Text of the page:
Actors. Musicians. Sportspeople. People who are famous for being famous. And just ordinary folk like you and me. Multiple sclerosis is blind as to who it picks. It is two million odd hosts worldwide come from all walks of life.
But when a person with MS is in the media spotlight for being in an industry which is known for exceptional talent, style, charisma or even beauty, it is inspiring to see and hear their approach to the disease.
Take, for example, the child of that omni-present enfant terrible Ozzy Osbourne – Jack Osbourne. He has said “I will say that without MS, I don’t know if I would have made the necessary changes in my life that have changed me for the better”.
Or Josh Harding, goalie for the Minnesota Wild hockey team. After finding out he had MS he went on to have the best season of his career.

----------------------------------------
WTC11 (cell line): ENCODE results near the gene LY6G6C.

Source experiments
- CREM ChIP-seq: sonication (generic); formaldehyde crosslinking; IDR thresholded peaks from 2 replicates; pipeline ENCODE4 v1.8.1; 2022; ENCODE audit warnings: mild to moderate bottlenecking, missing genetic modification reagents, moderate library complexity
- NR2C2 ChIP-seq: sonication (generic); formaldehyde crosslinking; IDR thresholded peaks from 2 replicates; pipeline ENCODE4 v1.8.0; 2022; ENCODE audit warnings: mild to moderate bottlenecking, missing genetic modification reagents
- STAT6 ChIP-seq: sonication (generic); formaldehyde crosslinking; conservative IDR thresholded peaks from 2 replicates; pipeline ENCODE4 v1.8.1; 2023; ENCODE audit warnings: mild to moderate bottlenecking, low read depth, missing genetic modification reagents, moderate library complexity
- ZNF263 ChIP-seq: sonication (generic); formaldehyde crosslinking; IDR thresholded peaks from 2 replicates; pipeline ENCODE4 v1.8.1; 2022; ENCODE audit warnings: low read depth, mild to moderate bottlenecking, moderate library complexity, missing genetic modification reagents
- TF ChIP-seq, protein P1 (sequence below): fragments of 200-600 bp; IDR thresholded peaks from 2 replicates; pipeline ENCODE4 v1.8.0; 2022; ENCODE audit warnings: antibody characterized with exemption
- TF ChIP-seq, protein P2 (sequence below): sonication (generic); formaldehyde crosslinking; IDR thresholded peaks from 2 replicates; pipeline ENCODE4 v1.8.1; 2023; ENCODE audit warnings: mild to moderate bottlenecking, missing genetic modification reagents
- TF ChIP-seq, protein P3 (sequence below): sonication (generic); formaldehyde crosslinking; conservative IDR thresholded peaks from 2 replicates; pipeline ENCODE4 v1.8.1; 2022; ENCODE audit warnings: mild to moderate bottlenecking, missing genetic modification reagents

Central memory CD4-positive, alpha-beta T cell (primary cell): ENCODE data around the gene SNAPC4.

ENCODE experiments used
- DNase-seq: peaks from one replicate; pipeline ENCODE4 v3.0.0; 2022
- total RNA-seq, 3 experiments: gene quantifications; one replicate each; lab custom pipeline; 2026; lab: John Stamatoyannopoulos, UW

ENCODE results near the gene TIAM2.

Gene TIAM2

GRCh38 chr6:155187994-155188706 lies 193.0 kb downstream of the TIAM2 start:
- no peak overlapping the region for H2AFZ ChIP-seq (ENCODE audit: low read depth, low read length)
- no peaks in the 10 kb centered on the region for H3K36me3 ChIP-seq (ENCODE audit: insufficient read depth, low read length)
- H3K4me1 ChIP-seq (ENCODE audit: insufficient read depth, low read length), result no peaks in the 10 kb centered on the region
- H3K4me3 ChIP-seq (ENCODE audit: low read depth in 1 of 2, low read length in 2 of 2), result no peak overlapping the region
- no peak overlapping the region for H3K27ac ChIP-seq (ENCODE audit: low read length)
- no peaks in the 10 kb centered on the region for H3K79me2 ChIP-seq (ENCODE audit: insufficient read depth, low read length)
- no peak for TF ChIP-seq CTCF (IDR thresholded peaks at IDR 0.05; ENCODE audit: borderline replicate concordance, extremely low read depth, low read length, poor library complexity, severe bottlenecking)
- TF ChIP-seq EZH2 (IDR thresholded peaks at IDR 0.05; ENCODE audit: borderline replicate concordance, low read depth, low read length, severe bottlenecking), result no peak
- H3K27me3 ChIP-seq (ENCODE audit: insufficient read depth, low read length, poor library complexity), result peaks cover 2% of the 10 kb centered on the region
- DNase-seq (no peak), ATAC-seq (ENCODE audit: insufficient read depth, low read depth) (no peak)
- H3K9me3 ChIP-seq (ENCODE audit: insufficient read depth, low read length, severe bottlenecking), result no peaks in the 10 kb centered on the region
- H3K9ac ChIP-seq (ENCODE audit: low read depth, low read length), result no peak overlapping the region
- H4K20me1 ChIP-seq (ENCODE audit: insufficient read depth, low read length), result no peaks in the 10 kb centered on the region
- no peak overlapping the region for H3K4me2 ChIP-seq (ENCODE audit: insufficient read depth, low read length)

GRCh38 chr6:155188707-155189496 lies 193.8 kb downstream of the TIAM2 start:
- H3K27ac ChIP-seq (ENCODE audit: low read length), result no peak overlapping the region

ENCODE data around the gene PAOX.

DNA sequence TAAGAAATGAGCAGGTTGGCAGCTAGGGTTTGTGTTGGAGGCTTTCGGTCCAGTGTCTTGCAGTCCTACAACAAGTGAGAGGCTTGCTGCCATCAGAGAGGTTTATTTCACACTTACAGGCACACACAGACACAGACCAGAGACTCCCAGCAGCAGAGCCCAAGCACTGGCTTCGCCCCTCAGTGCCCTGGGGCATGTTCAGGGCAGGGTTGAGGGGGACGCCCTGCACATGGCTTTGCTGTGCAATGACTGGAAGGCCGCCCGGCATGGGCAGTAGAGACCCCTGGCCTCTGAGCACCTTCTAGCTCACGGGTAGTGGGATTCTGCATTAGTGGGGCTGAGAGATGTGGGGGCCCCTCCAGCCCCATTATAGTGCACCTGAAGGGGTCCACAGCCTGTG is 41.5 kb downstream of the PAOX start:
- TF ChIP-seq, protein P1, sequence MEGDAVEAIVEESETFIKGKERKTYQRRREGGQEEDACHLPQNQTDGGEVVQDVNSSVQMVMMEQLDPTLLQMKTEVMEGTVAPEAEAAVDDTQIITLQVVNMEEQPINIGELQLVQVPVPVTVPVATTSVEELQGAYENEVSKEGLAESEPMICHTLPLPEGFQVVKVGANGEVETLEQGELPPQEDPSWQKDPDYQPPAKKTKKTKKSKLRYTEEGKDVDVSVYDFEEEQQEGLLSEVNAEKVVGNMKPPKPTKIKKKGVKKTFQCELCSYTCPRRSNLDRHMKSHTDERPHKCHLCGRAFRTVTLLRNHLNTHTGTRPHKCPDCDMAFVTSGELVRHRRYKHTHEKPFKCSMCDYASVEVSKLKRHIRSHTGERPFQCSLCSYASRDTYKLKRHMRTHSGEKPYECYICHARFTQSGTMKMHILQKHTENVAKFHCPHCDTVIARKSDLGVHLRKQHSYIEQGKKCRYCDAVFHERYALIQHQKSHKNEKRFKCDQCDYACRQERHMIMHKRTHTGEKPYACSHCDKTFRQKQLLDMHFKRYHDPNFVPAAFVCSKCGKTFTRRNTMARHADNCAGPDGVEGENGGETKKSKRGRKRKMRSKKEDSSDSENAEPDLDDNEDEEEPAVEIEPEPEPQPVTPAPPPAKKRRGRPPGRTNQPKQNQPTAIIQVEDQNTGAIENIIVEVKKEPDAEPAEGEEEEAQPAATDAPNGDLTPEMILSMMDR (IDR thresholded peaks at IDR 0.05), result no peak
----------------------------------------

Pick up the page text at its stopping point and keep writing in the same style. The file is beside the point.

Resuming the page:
And then there is actress Selma Blair who, while acknowledging that her MS is a disability, continues to work and perform regularly.
Art Alexakis, lead singer of rock band Everclear, has continued to tour and make new music since being diagnosed. In his words: “I am just learning how to be the new me.”
Trevor Bayne, NASCAR racing great who was the youngest driver in NASCAR history to win the Daytona 500 back in 2011, told us in 2013 that he had MS. But he kept racing saying “I am in the best shape I've ever been in”.
Soccer footballer Demitrius Omphroy had a similar thing to say when he said “it's not only made me become a healthier person, it's helped me to develop my mental game a lot better”. But he also went about taking charge and managing the disease with lifestyle changes such as an improved diet and more sleep.
Each of those celebrities is getting on with life and reevaluating their life and putting a focus on their health and well being while being watched by the public.
I for one am pleased I haven't had to do this with the public watching my every move, but have done the same, focused on my health and wellbeing.
Stay well! Alan